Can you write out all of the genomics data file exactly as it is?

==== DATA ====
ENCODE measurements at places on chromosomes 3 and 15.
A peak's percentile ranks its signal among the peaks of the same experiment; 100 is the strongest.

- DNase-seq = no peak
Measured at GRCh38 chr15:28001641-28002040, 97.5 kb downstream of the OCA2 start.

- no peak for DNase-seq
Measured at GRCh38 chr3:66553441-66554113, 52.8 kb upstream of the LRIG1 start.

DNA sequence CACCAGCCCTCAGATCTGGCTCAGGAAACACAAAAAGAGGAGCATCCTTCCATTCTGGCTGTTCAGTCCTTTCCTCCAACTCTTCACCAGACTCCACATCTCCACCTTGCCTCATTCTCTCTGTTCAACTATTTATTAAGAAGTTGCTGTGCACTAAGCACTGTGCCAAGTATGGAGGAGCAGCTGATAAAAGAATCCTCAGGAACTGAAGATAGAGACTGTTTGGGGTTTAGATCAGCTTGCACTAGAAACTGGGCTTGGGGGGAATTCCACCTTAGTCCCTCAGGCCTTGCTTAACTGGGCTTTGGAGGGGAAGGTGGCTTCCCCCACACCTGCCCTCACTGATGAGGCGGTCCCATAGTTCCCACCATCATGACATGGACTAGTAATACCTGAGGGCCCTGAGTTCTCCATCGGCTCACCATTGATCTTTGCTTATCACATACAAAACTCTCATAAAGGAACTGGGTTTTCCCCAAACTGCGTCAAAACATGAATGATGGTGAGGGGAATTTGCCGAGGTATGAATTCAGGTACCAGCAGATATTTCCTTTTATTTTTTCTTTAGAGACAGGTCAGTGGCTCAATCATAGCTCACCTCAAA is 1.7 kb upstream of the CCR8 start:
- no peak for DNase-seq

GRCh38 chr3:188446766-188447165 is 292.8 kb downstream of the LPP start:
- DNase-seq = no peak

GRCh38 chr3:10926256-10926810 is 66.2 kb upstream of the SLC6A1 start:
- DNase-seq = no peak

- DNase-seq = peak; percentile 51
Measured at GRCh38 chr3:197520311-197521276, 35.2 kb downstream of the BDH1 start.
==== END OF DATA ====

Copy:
ENCODE measurements at places on chromosomes 3 and 15.
A peak's percentile ranks its signal among the peaks of the same experiment; 100 is the strongest.

- DNase-seq = no peak
Measured at GRCh38 chr15:28001641-28002040, 97.5 kb downstream of the OCA2 start.

- no peak for DNase-seq
Measured at GRCh38 chr3:66553441-66554113, 52.8 kb upstream of the LRIG1 start.

DNA sequence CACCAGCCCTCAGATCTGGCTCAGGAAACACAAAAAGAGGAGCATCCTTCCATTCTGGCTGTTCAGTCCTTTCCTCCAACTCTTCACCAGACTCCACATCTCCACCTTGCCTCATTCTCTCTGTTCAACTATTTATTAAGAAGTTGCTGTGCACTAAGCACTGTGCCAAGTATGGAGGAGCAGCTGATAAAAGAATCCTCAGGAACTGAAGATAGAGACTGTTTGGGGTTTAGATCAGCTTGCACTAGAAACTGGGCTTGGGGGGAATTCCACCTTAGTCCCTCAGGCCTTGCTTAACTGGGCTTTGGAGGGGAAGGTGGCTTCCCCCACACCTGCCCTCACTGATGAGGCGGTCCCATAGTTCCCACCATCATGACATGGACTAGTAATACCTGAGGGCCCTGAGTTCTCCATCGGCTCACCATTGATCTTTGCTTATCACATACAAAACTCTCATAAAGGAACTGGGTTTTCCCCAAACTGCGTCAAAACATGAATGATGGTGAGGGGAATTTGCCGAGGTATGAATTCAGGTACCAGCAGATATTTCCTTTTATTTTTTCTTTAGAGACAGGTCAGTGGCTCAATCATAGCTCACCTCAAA is 1.7 kb upstream of the CCR8 start:
- no peak for DNase-seq

GRCh38 chr3:188446766-188447165 is 292.8 kb downstream of the LPP start:
- DNase-seq = no peak

GRCh38 chr3:10926256-10926810 is 66.2 kb upstream of the SLC6A1 start:
- DNase-seq = no peak

- DNase-seq = peak; percentile 51
Measured at GRCh38 chr3:197520311-197521276, 35.2 kb downstream of the BDH1 start.